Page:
Bank of England chief Andrew Bailey says 'global shocks' are major threat to UK economy

Mr Bailey said he is monitoring the Red Sea situation amid concerns over oil supplies

Andrew Bailey said he hoped mortgage costs continued to fall following the Bank of England's decision to pause interest rate rises. EPA
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“Global shocks” are a major threat to the UK economy, Bank of England governor Andrew Bailey told MPs on Wednesday, adding he is monitoring the situation in the Red Sea closely amid concerns over oil supplies.

Mr Bailey also said he was hoping to see mortgage costs continue to fall following the Bank of England's decision to pause further interest rate rises.

The Bank chief told MPs at a Treasury Committee session that he thought there was clearly the “potential for further global shocks” when asked about the top threat facing the UK economy this year.

The Bank is closely monitoring the situation in the Red Sea, he added.

It comes after attacks by Iran-backed Houthi rebels on ships in the critical trade route through the Suez Canal, causing some vessels to reroute over safety concerns.

Last month BP said it was pausing all shipments of oil through the Red Sea because of the threat of attacks.

“We’ve certainly seen – as best we can tell from the monitoring – shipping traffic is being affected and is being rerouted. That will increase shipping prices and shipping costs,” Mr Bailey said.

“I think initially that will be an issue in the monetary policy world.”

He said there has been no “prolonged spike” in oil prices as a result.

“We have to watch it very carefully, though, because it is obviously having an effect,” he told the committee.

Interest rates explained – video

Interest rates explained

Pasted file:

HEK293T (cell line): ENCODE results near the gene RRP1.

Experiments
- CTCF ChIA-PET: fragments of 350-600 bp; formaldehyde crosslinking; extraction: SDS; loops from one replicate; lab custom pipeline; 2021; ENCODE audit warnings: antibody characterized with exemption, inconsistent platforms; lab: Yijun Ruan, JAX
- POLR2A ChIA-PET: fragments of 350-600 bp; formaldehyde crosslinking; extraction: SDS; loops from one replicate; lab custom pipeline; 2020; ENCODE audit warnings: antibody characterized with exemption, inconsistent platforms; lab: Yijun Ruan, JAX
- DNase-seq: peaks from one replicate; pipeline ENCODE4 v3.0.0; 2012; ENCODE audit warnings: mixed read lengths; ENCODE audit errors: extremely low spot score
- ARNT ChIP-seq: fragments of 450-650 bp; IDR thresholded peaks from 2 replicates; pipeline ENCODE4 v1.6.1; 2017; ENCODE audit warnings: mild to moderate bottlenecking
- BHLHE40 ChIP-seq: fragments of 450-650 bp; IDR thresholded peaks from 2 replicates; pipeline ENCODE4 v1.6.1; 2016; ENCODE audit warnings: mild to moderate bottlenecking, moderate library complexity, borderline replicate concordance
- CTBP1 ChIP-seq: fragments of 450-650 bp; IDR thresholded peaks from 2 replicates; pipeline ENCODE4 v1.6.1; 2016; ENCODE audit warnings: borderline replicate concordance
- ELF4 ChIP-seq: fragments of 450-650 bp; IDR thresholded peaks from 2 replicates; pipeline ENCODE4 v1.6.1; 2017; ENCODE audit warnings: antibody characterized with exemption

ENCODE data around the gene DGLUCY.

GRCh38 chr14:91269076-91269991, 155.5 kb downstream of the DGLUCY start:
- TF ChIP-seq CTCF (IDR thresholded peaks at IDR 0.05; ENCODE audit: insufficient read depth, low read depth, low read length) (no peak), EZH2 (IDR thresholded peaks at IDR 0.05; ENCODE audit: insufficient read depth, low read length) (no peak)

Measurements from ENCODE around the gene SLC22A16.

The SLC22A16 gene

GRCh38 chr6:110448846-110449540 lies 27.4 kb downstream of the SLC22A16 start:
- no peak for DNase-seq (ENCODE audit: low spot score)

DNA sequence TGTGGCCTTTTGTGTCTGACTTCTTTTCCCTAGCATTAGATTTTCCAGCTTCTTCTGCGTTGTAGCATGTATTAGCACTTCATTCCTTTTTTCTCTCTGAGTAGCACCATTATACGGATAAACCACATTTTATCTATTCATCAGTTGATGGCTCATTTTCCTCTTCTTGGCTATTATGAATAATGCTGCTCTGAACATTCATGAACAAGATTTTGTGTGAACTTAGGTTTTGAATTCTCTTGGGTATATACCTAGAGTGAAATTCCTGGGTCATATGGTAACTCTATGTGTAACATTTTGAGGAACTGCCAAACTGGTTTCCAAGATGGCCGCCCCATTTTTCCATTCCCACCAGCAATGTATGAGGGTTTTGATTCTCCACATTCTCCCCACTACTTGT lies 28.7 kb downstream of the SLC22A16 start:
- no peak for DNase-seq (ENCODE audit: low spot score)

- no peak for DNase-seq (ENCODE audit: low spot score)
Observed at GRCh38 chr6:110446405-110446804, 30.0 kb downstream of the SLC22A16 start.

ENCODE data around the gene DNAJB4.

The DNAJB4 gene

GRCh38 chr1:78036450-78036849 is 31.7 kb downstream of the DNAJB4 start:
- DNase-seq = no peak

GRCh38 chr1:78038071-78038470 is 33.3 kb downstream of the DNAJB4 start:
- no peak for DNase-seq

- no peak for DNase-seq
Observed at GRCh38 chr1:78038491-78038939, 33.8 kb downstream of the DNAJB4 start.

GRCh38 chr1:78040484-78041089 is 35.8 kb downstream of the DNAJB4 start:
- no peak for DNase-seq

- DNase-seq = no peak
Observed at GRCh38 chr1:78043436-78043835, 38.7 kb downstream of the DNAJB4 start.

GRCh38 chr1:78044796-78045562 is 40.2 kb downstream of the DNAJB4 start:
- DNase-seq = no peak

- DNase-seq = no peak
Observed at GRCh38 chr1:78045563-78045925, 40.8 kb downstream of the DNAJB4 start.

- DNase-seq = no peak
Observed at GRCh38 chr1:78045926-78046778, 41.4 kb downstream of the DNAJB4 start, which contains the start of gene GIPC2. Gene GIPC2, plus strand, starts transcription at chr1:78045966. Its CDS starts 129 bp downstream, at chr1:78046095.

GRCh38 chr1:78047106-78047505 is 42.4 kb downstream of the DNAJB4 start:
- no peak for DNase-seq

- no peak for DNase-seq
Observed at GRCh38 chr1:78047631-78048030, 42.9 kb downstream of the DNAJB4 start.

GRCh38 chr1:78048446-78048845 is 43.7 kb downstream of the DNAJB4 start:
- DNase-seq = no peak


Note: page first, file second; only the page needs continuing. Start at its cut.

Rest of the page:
Interest rates explained

Sarah Breeden, the deputy governor for financial stability at the Bank, said “uncertainty” was a major threat, for example about the macroeconomic environment, geopolitical tensions, credit risks and unemployment.

“The risk environment at the moment feels particularly challenging … I do think the set of circumstances that we currently face are extraordinary,” she told MPs.

During the session Mr Bailey was also asked about how UK households were faring in the current climate of higher interest rates.

“We’ve now had quite a big change in market interest rates in recent months, so that the cost of mortgages is coming down,” the governor said.

“Let’s just take the market for the moment – obviously that is feeding through into mortgage costs and I hope that is something that continues.”

“I think the rental market is more stretched because you’ve got a higher proportion of low-income households in the rental market,” he added.

“Rental inflation is currently around 6 per cent … I really hope that’ll come down and lower interest rates obviously help that as well.”

Mr Bailey underlined that individual circumstances will be different and that the Bank recognises there are people in the UK experiencing “very difficult circumstances” amid the higher cost of living.

Updated: January 11, 2024, 4:58 AM